With the first wave of COVID, the response of governments and health authorities was to focus on building capacity.
This was reasonable based on what we saw happening in Italy and New York in the spring, where healthcare systems were overwhelmed. At the beginning of the first wave we searched and found new solutions for temporary spaces to cope with the anticipated influx. This included field hospitals and non-traditional intensive care spaces. We didn’t use them all in the first wave of the pandemic. Now that we are in the second wave, with cases approaching numbers not seen in the first, we are starting to activate these spaces, as well as considering transferring patients to less populated facilities.
COVID has made us think beyond designing for patient care, to how the hospital workplace can support ongoing operations.
This has to address staff needs, since they are both at risk as well as being, themselves, a potential risk. People infected with SARS were not infectious until symptoms occurred, while those with COVID can be infectious while being asymptomatic, making them harder to identify. In our original SARS pandemic planning, we did not focus on administrative areas, workplaces and staff screening. Now we’re asking what social distancing looks like for team and meeting rooms, open offices and elevators. As a result of the current design, many people need to work from home, and everyone is screened before they enter the hospital. Hospitals are not alone in asking what the future workplace will look like.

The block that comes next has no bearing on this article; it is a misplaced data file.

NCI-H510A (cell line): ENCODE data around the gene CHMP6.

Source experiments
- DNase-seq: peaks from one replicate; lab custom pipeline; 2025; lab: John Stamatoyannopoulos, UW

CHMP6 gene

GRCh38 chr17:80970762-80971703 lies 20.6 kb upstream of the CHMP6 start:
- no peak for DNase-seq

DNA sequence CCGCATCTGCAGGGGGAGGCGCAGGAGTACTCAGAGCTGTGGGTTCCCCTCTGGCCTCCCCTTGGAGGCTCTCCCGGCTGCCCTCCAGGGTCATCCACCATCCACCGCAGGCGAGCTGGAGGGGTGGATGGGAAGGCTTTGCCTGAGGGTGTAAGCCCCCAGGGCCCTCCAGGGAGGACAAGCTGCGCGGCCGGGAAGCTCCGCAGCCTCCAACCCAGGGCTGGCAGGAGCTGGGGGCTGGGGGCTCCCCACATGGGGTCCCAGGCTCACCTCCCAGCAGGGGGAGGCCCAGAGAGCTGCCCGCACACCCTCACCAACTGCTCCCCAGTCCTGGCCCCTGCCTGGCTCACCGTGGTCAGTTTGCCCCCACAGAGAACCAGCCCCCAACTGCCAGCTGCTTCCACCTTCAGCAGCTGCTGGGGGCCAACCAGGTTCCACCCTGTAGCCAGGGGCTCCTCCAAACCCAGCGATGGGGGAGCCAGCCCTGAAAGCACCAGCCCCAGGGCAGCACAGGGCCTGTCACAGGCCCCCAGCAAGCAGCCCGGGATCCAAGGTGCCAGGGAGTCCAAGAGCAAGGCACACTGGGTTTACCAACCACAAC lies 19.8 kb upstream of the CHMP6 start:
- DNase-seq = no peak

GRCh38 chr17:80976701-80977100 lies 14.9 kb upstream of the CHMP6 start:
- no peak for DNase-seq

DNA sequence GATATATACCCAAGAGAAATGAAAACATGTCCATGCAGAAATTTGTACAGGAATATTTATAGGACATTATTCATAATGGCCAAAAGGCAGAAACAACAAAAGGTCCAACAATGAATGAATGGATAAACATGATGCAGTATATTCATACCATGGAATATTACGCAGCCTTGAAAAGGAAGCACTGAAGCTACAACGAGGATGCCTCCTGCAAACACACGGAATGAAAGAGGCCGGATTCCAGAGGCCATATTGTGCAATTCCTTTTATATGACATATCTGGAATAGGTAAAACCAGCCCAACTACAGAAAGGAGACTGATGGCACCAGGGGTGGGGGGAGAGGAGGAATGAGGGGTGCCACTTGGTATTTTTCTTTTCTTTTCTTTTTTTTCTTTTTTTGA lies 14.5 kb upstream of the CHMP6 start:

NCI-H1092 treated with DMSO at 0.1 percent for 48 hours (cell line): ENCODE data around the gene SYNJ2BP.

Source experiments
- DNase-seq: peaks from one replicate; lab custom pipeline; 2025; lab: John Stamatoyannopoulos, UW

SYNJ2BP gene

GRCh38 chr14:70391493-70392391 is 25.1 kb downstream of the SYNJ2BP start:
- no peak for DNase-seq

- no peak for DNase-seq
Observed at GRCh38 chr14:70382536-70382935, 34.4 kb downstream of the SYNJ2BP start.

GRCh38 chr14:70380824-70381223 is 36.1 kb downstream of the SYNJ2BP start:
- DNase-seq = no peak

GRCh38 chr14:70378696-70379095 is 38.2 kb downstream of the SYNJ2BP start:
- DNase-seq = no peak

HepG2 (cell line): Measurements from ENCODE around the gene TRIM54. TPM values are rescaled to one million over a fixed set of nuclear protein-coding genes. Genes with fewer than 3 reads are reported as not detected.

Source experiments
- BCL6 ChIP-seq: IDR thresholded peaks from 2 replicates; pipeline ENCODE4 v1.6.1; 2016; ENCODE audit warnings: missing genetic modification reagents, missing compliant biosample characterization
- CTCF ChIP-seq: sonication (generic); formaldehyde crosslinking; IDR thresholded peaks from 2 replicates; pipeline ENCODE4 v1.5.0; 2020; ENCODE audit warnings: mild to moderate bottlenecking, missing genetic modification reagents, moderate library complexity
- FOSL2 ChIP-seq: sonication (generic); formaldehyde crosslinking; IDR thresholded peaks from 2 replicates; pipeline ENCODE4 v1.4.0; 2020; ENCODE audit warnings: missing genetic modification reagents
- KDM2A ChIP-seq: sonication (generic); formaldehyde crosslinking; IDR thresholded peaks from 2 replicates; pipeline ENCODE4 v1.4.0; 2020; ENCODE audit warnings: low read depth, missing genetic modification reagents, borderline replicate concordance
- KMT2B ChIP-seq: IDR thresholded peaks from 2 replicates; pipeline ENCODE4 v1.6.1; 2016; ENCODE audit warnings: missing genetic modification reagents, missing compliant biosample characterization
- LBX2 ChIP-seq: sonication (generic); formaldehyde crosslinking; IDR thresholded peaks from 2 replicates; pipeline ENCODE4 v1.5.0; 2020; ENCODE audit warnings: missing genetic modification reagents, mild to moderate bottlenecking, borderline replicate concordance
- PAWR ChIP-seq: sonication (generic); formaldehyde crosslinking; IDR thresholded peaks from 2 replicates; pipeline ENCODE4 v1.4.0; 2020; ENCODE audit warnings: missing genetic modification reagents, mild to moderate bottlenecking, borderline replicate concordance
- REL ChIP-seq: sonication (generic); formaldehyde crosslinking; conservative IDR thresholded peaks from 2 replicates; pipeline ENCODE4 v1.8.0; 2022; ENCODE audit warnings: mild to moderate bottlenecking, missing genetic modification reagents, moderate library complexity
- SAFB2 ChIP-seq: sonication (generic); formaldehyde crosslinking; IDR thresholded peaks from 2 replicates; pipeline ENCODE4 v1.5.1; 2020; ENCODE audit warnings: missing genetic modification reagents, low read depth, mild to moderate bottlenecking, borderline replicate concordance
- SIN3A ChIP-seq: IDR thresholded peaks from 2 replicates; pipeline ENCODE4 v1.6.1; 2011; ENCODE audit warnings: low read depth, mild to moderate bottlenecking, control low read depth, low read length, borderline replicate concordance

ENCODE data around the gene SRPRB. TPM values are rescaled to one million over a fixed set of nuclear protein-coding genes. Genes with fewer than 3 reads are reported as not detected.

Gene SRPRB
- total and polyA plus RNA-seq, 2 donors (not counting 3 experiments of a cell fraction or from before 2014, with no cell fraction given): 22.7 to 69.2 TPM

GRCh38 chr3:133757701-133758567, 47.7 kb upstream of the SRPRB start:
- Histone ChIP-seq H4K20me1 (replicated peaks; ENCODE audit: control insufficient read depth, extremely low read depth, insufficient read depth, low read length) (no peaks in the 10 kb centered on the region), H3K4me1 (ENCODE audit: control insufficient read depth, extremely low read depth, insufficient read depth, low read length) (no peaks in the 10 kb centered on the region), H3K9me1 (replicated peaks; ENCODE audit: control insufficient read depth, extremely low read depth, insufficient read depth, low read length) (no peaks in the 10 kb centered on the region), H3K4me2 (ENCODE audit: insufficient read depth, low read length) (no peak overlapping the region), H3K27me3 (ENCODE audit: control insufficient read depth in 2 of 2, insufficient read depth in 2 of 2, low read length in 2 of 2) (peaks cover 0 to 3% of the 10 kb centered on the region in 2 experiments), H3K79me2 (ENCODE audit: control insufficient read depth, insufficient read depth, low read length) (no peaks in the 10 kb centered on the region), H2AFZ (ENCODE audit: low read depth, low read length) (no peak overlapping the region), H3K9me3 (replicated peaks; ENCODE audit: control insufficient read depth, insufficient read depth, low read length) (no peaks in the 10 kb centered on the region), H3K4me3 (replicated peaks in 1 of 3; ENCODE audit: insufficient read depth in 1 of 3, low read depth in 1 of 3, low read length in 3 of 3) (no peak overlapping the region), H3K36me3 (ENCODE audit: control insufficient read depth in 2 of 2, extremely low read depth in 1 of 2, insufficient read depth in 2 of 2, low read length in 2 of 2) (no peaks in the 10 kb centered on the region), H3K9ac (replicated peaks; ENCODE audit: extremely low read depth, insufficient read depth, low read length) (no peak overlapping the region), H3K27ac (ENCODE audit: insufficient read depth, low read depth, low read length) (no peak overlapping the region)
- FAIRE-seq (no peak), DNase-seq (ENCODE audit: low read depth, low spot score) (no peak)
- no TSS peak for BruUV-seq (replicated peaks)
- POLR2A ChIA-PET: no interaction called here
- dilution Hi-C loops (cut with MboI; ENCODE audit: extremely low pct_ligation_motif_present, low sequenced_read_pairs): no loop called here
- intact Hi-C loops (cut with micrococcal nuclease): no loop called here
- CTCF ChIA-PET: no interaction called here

Hospital design will also be impacted by new norms, not just in healthcare but on a larger scale in the community.
At the beginning of the pandemic, we quickly established a new normal and now we’re accustomed to washing hands, wearing masks and physical distancing, habits that are integral to the safe operation of all public places. We’ve had to get used to communicating via video, and we will continue in future because we realize it is convenient and helps us to be more productive. Virtual healthcare is another new norm that wasn’t fully valued until the pandemic. COVID has been a major life-changing experience, but I would argue that there are positives to be drawn. If we pick the best parts of what we are learning, we can make our systems more successful.
As we plan and design the hospitals of the future, we need to carry forward the lessons from COVID, as we did from SARS.
But can we go beyond that and be ready for the next pandemic-like event? There may be a reluctance to spend money on something that might not happen for another 100 years. To put this in perspective, since the Spanish Flu in 1918 there have been seven major potential threats that could have become COVID-type events — so COVID is not just a 100-year event. We need to be proactive. We should invest in regularly playing out pandemic scenarios to enable us to work through emerging technologies and procedures, build on experience, use them as design exercises and incorporate them into our practices. Knowing what we do now about the long-term socio-economic impact of a pandemic, I can’t think of a more valuable investment.